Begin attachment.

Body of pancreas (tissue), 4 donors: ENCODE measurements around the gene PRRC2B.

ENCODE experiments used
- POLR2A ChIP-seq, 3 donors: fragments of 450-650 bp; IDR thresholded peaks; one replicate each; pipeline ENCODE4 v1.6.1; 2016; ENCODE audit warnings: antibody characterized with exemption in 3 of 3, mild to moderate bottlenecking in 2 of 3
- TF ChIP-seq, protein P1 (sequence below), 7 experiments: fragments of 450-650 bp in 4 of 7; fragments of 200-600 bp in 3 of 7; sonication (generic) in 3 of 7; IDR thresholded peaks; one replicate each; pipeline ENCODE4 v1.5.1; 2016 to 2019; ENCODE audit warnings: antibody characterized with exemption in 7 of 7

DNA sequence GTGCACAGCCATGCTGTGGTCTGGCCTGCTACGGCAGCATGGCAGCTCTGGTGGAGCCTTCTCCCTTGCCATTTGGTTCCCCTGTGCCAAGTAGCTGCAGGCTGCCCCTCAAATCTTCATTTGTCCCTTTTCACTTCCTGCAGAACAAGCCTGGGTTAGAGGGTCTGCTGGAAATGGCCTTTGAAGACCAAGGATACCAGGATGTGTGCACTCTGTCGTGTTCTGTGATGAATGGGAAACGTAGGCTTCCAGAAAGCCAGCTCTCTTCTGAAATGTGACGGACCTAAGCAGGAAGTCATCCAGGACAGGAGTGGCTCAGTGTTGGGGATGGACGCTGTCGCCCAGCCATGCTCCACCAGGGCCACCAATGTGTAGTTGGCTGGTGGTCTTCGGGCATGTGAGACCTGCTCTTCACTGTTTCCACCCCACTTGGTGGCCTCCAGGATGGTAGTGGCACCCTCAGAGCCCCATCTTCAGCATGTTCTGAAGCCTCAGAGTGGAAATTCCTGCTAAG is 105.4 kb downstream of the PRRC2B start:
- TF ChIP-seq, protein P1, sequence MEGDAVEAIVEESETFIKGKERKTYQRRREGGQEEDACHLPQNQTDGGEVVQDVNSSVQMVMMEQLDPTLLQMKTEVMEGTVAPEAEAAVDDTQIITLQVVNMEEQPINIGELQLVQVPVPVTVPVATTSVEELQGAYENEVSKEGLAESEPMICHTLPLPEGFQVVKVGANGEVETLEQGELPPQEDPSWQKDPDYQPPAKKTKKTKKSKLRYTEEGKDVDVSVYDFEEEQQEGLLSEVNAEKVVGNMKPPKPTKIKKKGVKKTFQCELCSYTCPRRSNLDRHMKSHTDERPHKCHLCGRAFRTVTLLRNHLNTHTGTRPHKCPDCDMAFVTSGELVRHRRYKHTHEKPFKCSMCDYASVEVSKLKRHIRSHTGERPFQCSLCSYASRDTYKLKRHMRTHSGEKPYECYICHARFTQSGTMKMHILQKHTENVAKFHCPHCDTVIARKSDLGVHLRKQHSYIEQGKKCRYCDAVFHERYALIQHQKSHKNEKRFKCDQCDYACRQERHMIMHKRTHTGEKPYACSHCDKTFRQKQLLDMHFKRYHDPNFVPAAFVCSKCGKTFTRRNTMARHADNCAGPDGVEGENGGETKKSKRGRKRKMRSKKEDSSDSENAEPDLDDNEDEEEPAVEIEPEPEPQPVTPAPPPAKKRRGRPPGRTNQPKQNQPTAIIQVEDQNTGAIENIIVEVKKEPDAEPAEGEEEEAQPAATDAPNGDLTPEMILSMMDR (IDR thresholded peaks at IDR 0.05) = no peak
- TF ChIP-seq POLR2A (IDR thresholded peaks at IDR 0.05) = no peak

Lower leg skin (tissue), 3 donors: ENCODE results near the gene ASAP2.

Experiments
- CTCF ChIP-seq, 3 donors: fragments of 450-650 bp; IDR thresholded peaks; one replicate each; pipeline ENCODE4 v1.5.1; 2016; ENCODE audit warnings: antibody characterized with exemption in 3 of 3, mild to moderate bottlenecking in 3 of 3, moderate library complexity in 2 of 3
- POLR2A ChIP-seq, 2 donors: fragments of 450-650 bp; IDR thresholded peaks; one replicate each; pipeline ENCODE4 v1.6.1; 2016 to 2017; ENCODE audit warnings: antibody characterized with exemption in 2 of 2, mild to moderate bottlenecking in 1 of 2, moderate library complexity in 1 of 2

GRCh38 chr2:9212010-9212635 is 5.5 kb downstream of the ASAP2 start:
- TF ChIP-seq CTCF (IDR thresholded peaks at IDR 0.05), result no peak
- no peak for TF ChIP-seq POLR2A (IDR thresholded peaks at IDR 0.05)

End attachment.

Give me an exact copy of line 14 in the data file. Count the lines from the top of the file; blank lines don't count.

- no peak for TF ChIP-seq POLR2A (IDR thresholded peaks at IDR 0.05)